I lost a couple as did Renee. I suggested maybe we head downstream. There's a big plunge down there - I was convinced we'd find more fish waiting for dusk to make a break for upstream. The move indeed paid off - I lost another fish all too briefly connected. Darn headshakes. Meanwhile, Renee was down at the tailout and flats and kept going on about a massive, no, "ginormous fish" down there. She convinced me to go give him a shot as he had been recalcitrant to strike her flies. Of course, when I got down there I saw NOTHING. Yes, I admit it, I kinda thought she was seeing things but her eyes have gotten pretty good. Turns out JIM had fished down there earlier in the day and he too had seen this behemoth. Later that evening at dinner, I asked Jim and Renee to show me on the table exactly how large this fish was. Without looking at each other, they both examined the table and then placed their fingers along the edge. Then they looked up as I took a guage - their fingers were dead on matched across the table. If I had to guestimate, I'd say they were well past 36"…more like 42" or so.

Well indeed, as it is so often, location was key. Renee was generous enough to allow me another crack at the honey hole. I could clearly make out a few visible shapes in the fast water…Kings that were stacked and planning their ascent of the riffles just as soon as they could figure it out. PRIME targets. A few well placed flips (I truly hesitate to use the word "cast" to describe these presentations) and I tied up!!! Renee grabbed the camera!

The SHOW IS ON! Lots of headshakes, a blistering run downstream. Then a turn, followed by 3 back-to-back full on aerial assaults at least a couple feet in low earth orbit as the fish charged upstream. Honestly AMAZING considering that it's very rare for a fair hooked fish to go balisticly airborne. More summersaults underwater lead to a brief entanglement with the point fly which only further enraged this massive fish. He rolled on the surface, now again far downstream. More thrashing and bolting runs followed. After realizing he was about to beach on the far bank, he again turned. Another couple minutes of deep dogfighting ensued before he came within net distance. Renee took a jab and missed which caused this King to try one more run. Time to put the engine brakes on THIS fish…I swooped him around, got him turned back upstream and again broke the surface of the water with his head. This time my "Net Boy" didn't let me down. Wow…as she held the fish out of the water the metal handle of the net visibly strained downwards.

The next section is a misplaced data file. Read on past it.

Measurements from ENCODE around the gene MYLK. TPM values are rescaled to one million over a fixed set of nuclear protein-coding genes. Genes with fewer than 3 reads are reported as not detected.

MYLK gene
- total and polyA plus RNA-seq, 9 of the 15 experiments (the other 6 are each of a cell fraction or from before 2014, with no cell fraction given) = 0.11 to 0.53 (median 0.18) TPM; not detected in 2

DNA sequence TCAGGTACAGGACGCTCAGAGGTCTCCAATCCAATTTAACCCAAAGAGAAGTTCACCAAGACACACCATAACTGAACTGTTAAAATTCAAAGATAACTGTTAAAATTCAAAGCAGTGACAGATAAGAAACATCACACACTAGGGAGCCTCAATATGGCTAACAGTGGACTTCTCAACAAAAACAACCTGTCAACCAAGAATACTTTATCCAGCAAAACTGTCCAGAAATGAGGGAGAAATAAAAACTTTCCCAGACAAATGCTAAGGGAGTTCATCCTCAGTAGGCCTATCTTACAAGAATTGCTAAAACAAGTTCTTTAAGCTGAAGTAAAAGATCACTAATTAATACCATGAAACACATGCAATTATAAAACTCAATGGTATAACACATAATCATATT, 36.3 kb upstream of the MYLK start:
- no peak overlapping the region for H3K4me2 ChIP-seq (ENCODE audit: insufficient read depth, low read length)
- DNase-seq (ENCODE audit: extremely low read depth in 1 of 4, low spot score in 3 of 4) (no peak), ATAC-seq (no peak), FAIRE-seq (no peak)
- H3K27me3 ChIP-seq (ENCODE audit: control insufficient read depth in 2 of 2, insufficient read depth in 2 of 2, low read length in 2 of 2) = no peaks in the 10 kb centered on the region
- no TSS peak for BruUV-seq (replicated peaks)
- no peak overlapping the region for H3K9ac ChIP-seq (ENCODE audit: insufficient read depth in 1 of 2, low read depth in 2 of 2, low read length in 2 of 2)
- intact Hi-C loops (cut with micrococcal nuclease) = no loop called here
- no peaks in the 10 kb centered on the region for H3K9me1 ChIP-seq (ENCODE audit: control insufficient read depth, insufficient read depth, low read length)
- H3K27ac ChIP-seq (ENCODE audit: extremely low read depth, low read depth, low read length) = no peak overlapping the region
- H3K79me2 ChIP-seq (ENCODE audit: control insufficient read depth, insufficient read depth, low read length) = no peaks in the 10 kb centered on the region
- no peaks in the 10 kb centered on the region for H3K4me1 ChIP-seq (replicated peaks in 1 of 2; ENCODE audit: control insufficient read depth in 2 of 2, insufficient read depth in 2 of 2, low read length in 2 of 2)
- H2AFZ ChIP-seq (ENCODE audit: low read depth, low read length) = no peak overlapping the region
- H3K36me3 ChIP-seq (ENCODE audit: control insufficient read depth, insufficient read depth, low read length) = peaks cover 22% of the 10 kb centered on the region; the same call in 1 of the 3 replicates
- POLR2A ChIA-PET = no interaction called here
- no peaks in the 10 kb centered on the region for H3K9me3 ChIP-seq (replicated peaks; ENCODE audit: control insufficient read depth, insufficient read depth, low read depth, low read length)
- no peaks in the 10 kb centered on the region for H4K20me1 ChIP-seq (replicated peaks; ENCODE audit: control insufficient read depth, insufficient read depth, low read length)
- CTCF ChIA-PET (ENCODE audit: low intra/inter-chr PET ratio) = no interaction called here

Look at that beast! It looks dark from this angle, but in reality it was still pretty fresh, a fantastic golden yellow color.

SWEET! Renee snapped a few pictures and I set to the task of reviving this fish. Now, the water temps are up at 66F, visibility is less than 6". This will take a while. As I'm working this fish back and forth in the stagnant side current, my phone rang. Jeff and Jay were finally in the area. Who are Jeff and Jay? Well, I'll be guiding Jeff in a couple weeks - Jay is Jeff's father. Technically my "client" for the day was Renee, but as always they were welcome to tag along and I'd at least give them a general direction.

I waited just long enough for Jeff and Jay to arrive so I could share with them the sight of a 20 lb. buck, still semi-fresh, just golden, not yet green or black. They were "late" - probably 5:00 or so already. Technically not much time to fish. After releasing the beast, we got acquainted and started rigging up.

Meanwhile, Leanne was back downstream and hooked up in the run I was just on! We're watching from above and Leanne is saying, "I fouled it!". She has barely any pressure on the fish. It was clear from above that this fish was DEFINITELY fair…after getting that news she turned on the heat a bit and handed the rod to Tommy!

I make a diving grab for Tommy's fish!
(Copyright © 2005 Renee)